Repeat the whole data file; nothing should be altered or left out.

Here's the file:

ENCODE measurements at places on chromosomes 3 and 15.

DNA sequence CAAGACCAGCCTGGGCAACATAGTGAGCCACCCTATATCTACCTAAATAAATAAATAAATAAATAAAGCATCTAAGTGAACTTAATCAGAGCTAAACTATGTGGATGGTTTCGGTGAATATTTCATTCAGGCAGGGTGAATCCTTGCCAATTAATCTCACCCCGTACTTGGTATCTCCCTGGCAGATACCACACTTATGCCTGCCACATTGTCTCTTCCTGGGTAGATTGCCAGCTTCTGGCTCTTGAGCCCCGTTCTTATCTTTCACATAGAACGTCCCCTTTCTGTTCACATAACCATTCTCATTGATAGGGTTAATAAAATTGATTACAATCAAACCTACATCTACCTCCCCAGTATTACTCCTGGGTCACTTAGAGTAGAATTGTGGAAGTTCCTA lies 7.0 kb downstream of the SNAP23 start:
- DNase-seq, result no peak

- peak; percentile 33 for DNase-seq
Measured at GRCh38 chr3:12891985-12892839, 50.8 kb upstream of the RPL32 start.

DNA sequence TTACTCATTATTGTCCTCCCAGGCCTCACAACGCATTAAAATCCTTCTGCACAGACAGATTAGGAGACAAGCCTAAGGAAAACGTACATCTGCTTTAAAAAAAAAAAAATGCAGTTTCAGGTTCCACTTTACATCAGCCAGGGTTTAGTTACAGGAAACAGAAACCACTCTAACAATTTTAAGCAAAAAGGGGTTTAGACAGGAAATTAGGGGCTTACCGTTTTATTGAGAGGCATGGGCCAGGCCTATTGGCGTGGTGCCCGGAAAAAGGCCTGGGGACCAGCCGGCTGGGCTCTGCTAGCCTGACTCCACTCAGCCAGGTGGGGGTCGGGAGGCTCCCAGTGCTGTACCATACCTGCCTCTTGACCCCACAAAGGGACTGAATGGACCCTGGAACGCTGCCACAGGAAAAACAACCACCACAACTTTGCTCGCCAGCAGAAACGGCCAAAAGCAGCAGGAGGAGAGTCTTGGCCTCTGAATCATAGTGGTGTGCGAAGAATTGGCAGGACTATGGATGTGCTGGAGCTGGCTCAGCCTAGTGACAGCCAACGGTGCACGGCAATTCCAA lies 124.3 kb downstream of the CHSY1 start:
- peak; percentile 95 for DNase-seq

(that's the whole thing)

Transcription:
ENCODE measurements at places on chromosomes 3 and 15.

DNA sequence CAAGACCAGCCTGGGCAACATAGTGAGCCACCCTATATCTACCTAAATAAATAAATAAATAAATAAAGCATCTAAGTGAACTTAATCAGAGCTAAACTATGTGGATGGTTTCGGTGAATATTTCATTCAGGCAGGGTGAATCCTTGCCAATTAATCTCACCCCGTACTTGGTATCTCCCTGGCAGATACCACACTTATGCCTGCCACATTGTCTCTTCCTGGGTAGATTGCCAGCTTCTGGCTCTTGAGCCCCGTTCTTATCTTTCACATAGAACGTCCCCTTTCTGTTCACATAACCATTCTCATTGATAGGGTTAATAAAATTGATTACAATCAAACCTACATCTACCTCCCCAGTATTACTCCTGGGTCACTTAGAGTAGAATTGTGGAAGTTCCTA lies 7.0 kb downstream of the SNAP23 start:
- DNase-seq, result no peak

- peak; percentile 33 for DNase-seq
Measured at GRCh38 chr3:12891985-12892839, 50.8 kb upstream of the RPL32 start.

DNA sequence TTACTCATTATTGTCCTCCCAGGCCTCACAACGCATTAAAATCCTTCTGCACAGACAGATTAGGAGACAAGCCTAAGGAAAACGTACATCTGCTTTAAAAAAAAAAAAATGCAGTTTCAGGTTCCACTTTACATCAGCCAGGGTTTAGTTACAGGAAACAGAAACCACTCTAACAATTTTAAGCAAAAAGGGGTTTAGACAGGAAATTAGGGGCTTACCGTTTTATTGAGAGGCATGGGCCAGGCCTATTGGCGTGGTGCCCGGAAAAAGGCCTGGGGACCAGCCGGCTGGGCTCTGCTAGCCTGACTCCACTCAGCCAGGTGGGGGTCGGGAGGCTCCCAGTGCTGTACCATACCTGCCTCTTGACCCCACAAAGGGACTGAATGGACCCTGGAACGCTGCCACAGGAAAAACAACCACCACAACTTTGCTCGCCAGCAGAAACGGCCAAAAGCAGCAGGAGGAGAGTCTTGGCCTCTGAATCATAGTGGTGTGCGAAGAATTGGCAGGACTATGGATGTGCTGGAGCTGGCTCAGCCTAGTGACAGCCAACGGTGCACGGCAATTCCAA lies 124.3 kb downstream of the CHSY1 start:
- peak; percentile 95 for DNase-seq